These conditions offer an opportunity for private investors that can provide companies across the insurance value chain with the capital and strategic input necessary for navigating a post-pandemic world. For example, the tendency for businesses to prioritize reducing costs during this time is understandable, however, these quick fixes to a company’s struggles aren’t guaranteed to hold up in the future. In fact, businesses in the insurance industry must be prepared to disrupt from within and think in new ways in order to pivot operations to keep up and grow post-COVID. Private equity firms with experience in this space should serve as trusted advisors and partners to carriers, service providers and distributors as they undertake this new challenge. The benefits of having access to a private equity firm can be significant, however, perspective based on experience and access to a robust network for establishing partnerships or evaluating strategic growth opportunities sit atop of the list.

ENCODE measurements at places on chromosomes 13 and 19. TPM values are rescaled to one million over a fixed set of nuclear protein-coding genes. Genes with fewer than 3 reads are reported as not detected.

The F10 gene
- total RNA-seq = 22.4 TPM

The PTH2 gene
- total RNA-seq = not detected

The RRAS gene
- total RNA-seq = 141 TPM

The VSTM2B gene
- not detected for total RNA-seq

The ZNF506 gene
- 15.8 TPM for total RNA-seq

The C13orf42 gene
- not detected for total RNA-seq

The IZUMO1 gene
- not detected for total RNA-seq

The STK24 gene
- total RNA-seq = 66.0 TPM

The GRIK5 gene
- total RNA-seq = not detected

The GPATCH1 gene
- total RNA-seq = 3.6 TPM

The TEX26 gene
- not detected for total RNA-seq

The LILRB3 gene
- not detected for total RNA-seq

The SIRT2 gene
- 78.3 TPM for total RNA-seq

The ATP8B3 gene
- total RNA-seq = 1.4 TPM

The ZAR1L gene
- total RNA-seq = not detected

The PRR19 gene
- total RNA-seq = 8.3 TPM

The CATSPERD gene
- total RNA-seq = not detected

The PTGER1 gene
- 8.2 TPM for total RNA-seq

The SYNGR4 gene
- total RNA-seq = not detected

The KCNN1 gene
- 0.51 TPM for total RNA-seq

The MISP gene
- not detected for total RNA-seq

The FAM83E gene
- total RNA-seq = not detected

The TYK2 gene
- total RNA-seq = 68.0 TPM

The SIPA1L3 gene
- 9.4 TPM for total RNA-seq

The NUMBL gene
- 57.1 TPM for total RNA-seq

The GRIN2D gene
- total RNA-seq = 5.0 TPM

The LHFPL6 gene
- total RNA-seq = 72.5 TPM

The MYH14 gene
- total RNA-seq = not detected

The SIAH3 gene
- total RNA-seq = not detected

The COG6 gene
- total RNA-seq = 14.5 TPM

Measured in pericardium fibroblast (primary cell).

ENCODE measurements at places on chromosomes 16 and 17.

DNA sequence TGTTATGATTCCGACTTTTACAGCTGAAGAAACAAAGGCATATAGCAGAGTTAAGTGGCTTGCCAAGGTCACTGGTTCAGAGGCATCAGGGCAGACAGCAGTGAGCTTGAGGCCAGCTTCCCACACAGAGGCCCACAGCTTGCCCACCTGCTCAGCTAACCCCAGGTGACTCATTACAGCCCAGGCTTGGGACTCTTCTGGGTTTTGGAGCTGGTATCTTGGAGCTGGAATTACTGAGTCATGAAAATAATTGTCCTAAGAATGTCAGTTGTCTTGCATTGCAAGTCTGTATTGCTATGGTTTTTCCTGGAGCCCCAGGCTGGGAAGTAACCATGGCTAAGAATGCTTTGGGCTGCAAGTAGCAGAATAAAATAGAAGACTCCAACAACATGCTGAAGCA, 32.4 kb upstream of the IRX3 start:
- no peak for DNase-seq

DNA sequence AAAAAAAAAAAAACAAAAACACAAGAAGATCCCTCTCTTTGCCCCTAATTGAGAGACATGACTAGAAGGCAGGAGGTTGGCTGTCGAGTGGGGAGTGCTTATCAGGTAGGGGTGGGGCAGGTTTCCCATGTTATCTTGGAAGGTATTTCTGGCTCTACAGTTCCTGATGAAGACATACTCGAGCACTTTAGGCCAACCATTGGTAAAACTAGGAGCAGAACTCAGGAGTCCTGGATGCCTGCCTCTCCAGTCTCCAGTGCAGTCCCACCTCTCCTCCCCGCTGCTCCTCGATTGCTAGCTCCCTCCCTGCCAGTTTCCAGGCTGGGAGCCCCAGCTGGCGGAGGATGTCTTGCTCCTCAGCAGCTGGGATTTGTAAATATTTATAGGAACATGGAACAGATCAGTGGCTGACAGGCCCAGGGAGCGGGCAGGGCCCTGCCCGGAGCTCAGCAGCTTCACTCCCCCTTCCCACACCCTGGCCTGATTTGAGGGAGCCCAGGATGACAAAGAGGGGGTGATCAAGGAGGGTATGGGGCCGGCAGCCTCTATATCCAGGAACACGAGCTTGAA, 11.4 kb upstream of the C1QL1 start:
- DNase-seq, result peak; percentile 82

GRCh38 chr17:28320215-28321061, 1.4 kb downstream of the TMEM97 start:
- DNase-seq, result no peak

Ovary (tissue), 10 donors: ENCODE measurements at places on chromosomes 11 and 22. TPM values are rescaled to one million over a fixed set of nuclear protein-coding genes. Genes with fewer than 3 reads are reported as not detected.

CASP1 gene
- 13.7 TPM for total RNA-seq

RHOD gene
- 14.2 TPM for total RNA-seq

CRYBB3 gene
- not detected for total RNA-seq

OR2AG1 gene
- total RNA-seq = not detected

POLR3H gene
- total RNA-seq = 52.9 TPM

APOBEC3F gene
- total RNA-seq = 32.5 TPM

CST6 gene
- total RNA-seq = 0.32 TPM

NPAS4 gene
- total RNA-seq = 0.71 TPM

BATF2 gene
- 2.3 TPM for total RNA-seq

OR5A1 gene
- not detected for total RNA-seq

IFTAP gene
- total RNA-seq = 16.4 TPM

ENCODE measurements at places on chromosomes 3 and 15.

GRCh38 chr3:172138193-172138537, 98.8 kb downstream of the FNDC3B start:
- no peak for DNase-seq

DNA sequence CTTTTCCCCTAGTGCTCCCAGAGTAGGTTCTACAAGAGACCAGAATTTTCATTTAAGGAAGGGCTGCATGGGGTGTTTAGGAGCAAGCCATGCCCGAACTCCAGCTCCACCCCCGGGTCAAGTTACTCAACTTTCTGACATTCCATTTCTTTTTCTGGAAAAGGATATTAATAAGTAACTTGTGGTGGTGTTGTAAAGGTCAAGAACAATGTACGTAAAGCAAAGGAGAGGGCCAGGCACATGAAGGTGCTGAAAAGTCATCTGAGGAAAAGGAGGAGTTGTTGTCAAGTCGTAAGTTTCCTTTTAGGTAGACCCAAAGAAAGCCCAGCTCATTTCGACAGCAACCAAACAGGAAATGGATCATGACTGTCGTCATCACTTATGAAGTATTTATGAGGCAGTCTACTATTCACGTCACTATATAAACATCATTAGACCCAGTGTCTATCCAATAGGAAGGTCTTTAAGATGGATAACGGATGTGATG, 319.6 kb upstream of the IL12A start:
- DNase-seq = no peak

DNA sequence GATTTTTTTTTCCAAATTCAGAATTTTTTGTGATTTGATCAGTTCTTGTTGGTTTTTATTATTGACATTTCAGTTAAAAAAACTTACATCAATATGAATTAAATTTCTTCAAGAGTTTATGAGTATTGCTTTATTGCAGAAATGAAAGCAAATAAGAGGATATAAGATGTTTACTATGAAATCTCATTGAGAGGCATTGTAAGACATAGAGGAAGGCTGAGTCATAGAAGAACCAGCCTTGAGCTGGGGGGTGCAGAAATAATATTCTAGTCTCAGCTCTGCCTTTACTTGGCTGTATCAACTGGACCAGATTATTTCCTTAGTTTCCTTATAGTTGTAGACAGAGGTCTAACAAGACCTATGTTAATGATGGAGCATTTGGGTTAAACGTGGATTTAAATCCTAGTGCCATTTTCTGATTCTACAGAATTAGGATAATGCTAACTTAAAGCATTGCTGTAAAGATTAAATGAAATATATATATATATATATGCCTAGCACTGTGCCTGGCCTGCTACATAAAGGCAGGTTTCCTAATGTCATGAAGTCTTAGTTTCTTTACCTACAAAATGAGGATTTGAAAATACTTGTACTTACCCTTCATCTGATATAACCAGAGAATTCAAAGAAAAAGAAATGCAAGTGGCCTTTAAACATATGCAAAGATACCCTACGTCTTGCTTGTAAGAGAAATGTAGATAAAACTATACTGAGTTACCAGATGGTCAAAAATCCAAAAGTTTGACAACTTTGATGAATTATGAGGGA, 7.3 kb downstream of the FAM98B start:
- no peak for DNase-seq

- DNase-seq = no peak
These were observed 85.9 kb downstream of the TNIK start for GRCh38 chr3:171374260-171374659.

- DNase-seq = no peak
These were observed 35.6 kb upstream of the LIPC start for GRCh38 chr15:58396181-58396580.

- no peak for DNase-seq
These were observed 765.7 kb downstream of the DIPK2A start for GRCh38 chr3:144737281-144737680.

As carriers, distributors, service providers and insurtechs consider how to adapt these initial pandemic responses into long-term strategies, we see great potential growth for this sector and a heightened interest from investors to provide strategic support.

Cables run into the back of a server unit inside the data center of FinTech Group AG's campus offices in Frankfurt, Germany, on Tuesday, April 12, 2016. Photographer: Krisztian Bocsi/Bloomberg